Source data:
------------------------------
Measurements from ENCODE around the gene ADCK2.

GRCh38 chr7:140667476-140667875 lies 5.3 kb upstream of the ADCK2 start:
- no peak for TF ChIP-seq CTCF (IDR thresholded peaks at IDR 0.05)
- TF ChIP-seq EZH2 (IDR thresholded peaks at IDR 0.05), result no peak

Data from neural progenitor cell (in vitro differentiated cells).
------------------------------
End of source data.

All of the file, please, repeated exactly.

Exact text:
Measurements from ENCODE around the gene ADCK2.

GRCh38 chr7:140667476-140667875 lies 5.3 kb upstream of the ADCK2 start:
- no peak for TF ChIP-seq CTCF (IDR thresholded peaks at IDR 0.05)
- TF ChIP-seq EZH2 (IDR thresholded peaks at IDR 0.05), result no peak

Data from neural progenitor cell (in vitro differentiated cells).